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NSU Trial

Court psychiatrist testifies on 'egocentric' behavior of defendant in German neo-Nazi murders case

A psychiatrist has presented the first part of his assessment of alleged NSU member Zschäpe, finding her mentally sound. The report also marks the beginning of the end for the yearslong case that scandalized Germany.

Court-appointed psychiatrist Henning Sass presented his highly anticipated evaluation of alleged far-right gang member Beate Zschäpe to the higher regional court in Munich on Tuesday.

Early on in his oral remarks to the court, Sass emphasized that he could not identify any significant mental health problems with Zschäpe.

Speaking to judges at Munich's regional court on Wednesday, Sass said that the former member of the neo-Nazi group posed a "high risk" for committing actions similar to group members Uwe Mundlos and Uwe Böhnhardt.

This diagnosis was valid if her role within the "National Socialist Underground" was described accurately in the indictment and if Zschäpe's statement that she agreed to her comrades' actions only unwillingly was incorrect, he added.

Sass did not specify the extent to which he found Zschäpe's own testimony plausible. However, witnesses' accounts went against the assumption that Zschäpe "bowed to the will of her two companions in such important matters." According to him, the 42-year-old was therefore fully responsible for what had happened. Sass said he could not find any psychological problems that could impact "accountability."

He attested that the defendant displays "egocentric" behavioral patterns and that she tends to defer responsibility and trivialize her own behavior. At the same time, however, Zschäpe displays a "healthy self-esteem."

Sass said Zschäpe had refused to be interviewed by the psychiatrist, so his findings are based on his observations of her during the trial's 336 proceedings thus far, witness testimonies and Zschäpe's own statements and files. He admitted that direct talks with the defendant would have been preferred.

Reviewing this data, Sass said Zschäpe had a talent for "stealth, concealment and deception" after living underground with her co-accused Uwe Mundlos and Uwe Böhnhardt for 14 years.

A psychiatric assessment was ordered after the 42-year-old defendant showed a continued lack of emotion and remained silent during her three-and-a-half-year trial in the southern German city of Munich.

Zschäpe is accused, along with two others, of involvement in ten murders, two bombings and 15 bank robberies carried out by the National-Socialist Underground (NSU), a secret neo-Nazi group that operated between 2000 and 2007.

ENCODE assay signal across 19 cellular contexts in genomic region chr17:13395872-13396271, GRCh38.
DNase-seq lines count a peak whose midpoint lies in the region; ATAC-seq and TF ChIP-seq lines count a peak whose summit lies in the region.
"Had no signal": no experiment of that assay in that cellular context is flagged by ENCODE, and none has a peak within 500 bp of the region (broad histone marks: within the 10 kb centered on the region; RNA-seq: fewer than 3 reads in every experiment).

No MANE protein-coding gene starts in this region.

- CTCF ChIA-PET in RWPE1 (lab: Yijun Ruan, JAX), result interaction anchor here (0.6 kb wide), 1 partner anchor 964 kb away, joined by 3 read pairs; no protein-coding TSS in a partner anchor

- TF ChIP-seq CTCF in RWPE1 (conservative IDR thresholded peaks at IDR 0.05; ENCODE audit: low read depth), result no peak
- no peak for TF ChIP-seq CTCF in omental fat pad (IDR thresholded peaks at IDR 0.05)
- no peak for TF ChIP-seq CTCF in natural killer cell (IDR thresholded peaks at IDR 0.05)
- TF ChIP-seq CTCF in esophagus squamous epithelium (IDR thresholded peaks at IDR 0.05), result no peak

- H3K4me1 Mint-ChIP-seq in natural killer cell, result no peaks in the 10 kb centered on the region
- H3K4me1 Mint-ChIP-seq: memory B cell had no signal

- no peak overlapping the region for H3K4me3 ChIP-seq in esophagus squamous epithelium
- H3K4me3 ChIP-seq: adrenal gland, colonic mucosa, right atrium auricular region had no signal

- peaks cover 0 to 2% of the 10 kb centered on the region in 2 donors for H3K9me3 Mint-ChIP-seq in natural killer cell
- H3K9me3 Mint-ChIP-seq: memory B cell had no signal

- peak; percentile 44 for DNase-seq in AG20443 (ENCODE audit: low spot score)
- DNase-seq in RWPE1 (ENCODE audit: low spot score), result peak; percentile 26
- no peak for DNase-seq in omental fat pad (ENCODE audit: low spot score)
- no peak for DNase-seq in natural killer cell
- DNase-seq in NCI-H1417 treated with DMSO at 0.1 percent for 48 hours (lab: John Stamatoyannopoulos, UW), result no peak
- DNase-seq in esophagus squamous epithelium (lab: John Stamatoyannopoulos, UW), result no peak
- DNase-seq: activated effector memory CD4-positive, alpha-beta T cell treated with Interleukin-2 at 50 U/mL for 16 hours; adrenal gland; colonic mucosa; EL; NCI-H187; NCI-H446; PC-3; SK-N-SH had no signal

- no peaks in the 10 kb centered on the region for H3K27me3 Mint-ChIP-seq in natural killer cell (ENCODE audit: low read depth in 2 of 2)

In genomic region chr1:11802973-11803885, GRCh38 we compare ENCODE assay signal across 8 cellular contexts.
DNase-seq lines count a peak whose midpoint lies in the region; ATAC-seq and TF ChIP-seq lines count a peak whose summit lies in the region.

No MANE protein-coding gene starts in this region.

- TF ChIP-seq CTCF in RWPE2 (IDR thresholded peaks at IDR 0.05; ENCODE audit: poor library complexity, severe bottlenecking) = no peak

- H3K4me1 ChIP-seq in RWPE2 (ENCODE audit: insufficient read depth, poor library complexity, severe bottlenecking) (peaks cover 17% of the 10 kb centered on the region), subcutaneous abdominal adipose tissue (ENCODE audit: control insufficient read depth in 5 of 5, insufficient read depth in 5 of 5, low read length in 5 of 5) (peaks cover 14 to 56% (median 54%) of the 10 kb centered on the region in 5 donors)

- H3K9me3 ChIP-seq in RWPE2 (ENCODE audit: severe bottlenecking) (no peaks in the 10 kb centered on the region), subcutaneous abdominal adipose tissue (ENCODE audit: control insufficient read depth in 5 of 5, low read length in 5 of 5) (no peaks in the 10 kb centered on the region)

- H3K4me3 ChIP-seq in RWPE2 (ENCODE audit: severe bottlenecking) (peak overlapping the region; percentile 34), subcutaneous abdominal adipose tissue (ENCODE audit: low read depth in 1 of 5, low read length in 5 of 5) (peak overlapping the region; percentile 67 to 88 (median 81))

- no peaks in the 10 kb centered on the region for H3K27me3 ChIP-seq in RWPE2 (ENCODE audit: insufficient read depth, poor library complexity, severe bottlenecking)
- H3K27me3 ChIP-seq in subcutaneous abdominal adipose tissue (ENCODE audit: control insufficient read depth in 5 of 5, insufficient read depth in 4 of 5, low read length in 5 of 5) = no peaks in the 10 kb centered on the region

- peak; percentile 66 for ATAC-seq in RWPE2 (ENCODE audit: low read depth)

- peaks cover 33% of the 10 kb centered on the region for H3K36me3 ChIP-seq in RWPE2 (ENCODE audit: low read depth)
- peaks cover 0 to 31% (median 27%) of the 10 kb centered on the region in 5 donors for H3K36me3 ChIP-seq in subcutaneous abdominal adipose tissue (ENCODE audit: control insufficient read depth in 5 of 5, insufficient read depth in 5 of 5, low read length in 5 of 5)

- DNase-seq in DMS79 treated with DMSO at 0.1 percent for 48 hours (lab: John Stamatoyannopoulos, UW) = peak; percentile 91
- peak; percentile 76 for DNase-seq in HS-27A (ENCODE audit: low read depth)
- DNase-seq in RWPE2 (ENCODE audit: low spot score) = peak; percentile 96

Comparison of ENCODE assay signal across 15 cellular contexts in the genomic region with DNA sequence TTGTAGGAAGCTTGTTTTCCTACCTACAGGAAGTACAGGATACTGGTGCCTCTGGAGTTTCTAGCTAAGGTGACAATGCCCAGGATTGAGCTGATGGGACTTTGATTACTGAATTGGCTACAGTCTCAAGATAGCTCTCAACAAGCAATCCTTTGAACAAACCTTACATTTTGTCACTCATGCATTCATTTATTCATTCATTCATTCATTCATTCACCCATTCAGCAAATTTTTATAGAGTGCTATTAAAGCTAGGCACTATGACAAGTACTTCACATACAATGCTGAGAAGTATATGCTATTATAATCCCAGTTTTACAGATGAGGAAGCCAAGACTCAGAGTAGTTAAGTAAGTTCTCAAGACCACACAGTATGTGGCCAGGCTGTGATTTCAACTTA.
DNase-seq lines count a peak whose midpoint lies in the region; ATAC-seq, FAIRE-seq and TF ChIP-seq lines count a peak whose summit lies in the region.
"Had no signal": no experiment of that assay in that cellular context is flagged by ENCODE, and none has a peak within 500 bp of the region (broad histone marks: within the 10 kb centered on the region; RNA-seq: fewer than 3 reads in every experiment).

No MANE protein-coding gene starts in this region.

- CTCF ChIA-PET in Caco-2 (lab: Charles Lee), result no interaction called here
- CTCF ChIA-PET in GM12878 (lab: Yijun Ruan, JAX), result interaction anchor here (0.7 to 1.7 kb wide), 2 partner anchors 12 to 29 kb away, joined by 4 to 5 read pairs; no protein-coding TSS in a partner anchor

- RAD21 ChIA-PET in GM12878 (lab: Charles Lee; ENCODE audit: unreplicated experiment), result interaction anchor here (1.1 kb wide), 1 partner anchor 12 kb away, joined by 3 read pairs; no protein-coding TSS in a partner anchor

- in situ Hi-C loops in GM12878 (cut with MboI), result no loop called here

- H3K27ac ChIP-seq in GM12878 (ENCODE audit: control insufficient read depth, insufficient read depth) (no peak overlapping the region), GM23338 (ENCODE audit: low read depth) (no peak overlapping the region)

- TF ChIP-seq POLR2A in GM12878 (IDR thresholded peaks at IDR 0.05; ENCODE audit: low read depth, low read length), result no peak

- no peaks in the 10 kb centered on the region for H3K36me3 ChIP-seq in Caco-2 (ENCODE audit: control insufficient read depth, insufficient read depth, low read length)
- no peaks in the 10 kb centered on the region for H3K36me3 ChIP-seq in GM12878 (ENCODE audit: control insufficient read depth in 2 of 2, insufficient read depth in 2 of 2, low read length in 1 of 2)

Her co-accused, Mundlos and Böhnhardt, died in an apparent murder-suicide in 2011.

Sass cited witness statements that said Zschäpe could always "control her boys," referencing Mundlos and Böhnhardt. 

A second part of Sass' assessment will be presented to the court on Wednesday. In a draft of the report sent to the court, Sass already said he believes Zschäpe is criminally liable and responsible for her actions.

The court will use Sass' report to help determine Zschäpe's risk of reoffending, as well as her level of guilt in the crimes.

Zschäpe trial in final stage

The 42-year-old Zschäpe has admitted to an arson charge, but has ardently denied committing the murders. Prosecutors believe that she aided in bank robberies and bomb attacks and that she helped cover the fellow suspects' tracks after the killings were committed. 

Commentators said Sass' report is likely to strongly influence the sentence handed down to Zschäpe. It was delayed several times because of applications from the defense.

Zschäpe faces life in prison if convicted.

Four other junior members of the NSU are on trial with Zschäpe.

After staying silent during most of her three-year trial, Zschäpe told the court last September that having been drawn in to nationalist ideology as a young woman in eastern Germany after reunification, she had turned away from far-right ideology. But the short statement made no reference to her alleged crimes.

Investigators say the NSU was behind the murder of eight Turkish-Germans, a Greek migrant and a German policewoman. The group is also believed to have carried out a series of nail-bomb attacks in immigrant neighborhoods.

 

rs, mm/gsw (AFP, dpa)

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